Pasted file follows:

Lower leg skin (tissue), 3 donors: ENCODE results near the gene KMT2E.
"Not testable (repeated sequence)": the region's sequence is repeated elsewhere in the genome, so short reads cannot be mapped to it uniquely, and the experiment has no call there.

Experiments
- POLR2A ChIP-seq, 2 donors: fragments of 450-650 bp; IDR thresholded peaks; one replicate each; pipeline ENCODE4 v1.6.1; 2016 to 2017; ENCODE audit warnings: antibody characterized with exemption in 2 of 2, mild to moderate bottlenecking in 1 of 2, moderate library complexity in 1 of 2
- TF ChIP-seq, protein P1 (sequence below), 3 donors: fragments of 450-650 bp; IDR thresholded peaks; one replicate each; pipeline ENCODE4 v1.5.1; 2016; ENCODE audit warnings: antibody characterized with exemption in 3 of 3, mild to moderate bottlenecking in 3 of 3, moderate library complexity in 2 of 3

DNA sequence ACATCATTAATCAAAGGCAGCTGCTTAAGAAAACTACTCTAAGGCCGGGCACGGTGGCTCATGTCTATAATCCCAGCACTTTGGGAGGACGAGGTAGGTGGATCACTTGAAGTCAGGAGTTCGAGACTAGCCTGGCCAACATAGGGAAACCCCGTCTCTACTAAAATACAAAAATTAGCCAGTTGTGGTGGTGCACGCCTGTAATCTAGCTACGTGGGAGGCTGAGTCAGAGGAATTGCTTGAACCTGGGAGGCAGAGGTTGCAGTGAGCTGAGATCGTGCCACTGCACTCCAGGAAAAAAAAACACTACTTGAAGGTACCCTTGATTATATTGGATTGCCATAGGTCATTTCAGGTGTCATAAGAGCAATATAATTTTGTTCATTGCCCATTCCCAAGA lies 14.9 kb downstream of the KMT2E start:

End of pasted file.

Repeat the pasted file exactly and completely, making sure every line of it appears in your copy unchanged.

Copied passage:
Lower leg skin (tissue), 3 donors: ENCODE results near the gene KMT2E.
"Not testable (repeated sequence)": the region's sequence is repeated elsewhere in the genome, so short reads cannot be mapped to it uniquely, and the experiment has no call there.

Experiments
- POLR2A ChIP-seq, 2 donors: fragments of 450-650 bp; IDR thresholded peaks; one replicate each; pipeline ENCODE4 v1.6.1; 2016 to 2017; ENCODE audit warnings: antibody characterized with exemption in 2 of 2, mild to moderate bottlenecking in 1 of 2, moderate library complexity in 1 of 2
- TF ChIP-seq, protein P1 (sequence below), 3 donors: fragments of 450-650 bp; IDR thresholded peaks; one replicate each; pipeline ENCODE4 v1.5.1; 2016; ENCODE audit warnings: antibody characterized with exemption in 3 of 3, mild to moderate bottlenecking in 3 of 3, moderate library complexity in 2 of 3

DNA sequence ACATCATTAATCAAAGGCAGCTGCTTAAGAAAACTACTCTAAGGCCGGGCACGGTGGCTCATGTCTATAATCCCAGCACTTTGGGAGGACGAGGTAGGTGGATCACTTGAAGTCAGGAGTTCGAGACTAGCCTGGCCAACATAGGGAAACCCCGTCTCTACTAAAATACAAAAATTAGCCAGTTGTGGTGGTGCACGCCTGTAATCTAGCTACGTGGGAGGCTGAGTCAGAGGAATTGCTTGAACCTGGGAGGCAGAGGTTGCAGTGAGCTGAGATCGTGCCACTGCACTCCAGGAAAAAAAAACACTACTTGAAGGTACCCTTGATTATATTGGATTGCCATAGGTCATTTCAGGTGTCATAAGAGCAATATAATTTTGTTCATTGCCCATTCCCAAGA lies 14.9 kb downstream of the KMT2E start: